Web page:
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Monday, July 24, 2017

Historical Multicultural Books

Disclosure: I was sent these books free of charge in exchange for an honest review. All opinions are my own.

Today I am sharing with yous four fun books that are  multicultural and a bit historical. Our first book is Let's Clap, Jump, Sing & Shout; Dance, Spin & Turn It Out! collected by Patricia C. McKissack and illustrated by Brian Pinkney. It is a collection of games, songs and stories from an African American childhood and is perfect for summertime.

Do you remember all those songs that we played hand claps with one another or perhaps jumped rope to? This book has it all. It has a chapter on hand claps with classics like "Patty-Cake" and "Mary Mack" as well as non-traditional ones like "Shimmy, Shimmy Coco Pop" and various versions of "Eenie Meenie". Each hand clap has a bit of history about it introducing it to the reader.  Then there is a chapter on jump rope rhymes and games. The chapter starts with a bit of history about jumping rope. Then there are the songs and games. It includes a description as well as songs for Double Dutch as well as single-rope jumping, hot pepper, jump back, honey, jump back, under the rope, and tug-of-war rhymes. I will admit I do not recognize too many of these rhymes. The third chapter is circle games and ring shouts. These songs and games have introduction information with them and they include ones like "If You're Happy" as well as stomp and shout folk songs like "Dem Bones." Chapter four are songs inspired by the Underground Railroad. In the introduction there is even a table sharing some coded words, spiritual meanings and runaway's meanings. How perfect for a bit of US history lesson. Chapters five and six delve a bit more into Christianity with spirituals, hymns, and gospel music and proverbs, psalms and parables. Chapter seven shares superstitions, fables and mama sayings. Chapter eight is a collection of pieces from African American writers as well as information about the writer. The writers include Paul Laurence Dunbar, James Weldon Johnson, and Langston Hughes. The final chapter is folktales and stories. 

This book is full of African American history and culture. It is also full of fun rhymes to jump rope and play other games. It is the perfect exploration into the culture in a very fun way. Throughout the book there are touches of Christianity which we also love. It is full of so much interesting things it is hard to do it justice here in one post.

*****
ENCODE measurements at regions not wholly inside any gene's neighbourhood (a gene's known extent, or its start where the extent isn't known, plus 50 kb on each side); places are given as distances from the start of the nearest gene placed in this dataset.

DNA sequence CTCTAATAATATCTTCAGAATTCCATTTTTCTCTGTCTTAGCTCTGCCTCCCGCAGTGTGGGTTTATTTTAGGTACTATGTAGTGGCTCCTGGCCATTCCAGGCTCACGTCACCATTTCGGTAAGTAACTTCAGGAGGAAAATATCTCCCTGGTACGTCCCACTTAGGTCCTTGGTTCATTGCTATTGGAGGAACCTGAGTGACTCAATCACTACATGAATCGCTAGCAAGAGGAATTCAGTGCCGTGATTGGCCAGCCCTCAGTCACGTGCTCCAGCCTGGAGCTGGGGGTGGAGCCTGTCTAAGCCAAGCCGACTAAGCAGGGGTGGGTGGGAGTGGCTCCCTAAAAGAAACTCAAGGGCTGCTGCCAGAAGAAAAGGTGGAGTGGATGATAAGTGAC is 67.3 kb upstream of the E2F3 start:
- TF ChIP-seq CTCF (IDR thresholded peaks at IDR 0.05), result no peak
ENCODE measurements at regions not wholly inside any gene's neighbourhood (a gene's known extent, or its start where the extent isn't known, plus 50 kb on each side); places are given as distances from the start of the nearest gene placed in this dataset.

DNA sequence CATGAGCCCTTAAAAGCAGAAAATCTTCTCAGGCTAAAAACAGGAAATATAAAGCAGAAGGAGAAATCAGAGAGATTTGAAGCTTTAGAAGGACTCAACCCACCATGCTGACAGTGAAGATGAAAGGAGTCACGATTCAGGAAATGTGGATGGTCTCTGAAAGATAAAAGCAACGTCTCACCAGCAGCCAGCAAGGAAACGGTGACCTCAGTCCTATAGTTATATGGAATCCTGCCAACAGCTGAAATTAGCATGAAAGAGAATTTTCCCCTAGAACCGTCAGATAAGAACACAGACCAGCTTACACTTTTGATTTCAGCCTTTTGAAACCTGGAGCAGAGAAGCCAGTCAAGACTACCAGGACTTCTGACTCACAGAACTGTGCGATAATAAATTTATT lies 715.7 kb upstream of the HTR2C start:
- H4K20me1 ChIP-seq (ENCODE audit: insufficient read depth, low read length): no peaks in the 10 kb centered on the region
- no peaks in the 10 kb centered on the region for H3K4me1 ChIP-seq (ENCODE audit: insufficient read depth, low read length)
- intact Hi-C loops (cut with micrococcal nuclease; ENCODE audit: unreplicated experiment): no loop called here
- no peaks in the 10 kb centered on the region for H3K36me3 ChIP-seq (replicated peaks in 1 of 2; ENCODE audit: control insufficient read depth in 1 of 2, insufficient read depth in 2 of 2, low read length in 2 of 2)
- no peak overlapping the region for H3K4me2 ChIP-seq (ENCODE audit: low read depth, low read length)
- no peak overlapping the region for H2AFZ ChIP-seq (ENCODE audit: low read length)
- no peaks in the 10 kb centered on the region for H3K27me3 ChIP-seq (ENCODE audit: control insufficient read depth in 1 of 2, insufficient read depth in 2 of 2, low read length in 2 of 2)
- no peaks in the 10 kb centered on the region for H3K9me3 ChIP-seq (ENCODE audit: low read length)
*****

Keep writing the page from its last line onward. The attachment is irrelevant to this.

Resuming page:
Do you know what the role of a falcon was in medieval time? Does your child dream of living in a castle? Our next book is The Hawk of the Castle: A Story of Medieval Falconry by Danna Smith and illustrated by Bagram Ibatoulline. Learn about the relationship the hawk had with its "owner". Did you know the hawks were used for hunting? There was not much of a relationship besides that though. The hawks helped humans to hunt because the humans would help with the kill and give the hawk some food. This book spreads light on the entire subject. It is such an interesting piece of history and one I will admit I did not really know much about. 

The illustrations are beautiful and colorful. The story follows a young girl and her father, the falconer of a medieval castle as they take the hawk out for flight. There are side boxes giving more details about the birds, the hunt and time period. It is another informative book full of details and more!



Our next book is a multicultural book that shares the story of dance teams as they practice and rehearse dances inspired by their favorite books to perform at the National Dance Institute of New Mexico. The book is Boys Dancing: From School Gym to Theater Stage by George Ancona. The book is more a of a photo album of the rehearsals and progress of the dancers and the dances. The dances are based on Treasure Island and The Adventure of Tom Sawyer.  The day of the show arrives and there are photographs of the opening as well as of the dances inspired by Oh, The Places You'll Go!, Where the Wild Things AreThe Thousand and One Nights, New Mexico Folktales, and Sherlock Holmes

The book shares the wonderful talents and adventures of these boys who learned to dance, leap, and more and were able to sow off their efforts at a big show. It looks like such a wonderful experience for any child that will teach confidence and imagination. 




Our final book today is King of the Sky by Nicola Davies and illustrated by Laura Carlin. A young Russian boy has just immigrated with his family to Italy. The boy finds it hard since the people in Italy speak a different language and he misses his home and community. He feels very unwelcome. The only thing that reminds him of home is his elderly neighbor's pigeons. Every day he visited Mr. Evans, the neighbor, and his pigeons. The boy becomes friends with his neighbor and learns a bit about him and a lot about pigeons. Mr. Evans even gives one of the pigeons to the boy and he names him King of the Sky. The birds are entered in races and they win some! It is a happy book about neighbors, immigrating, fitting in and more. 

This book shares so much emotion and experiences. It is a look into a life many do not know an it is beautifully done. The pictures are simple and a bit dull but they share the emotion of the story. 

All four of these books share different things from life and history. They are full of story as well as culture. I hope you will check them out!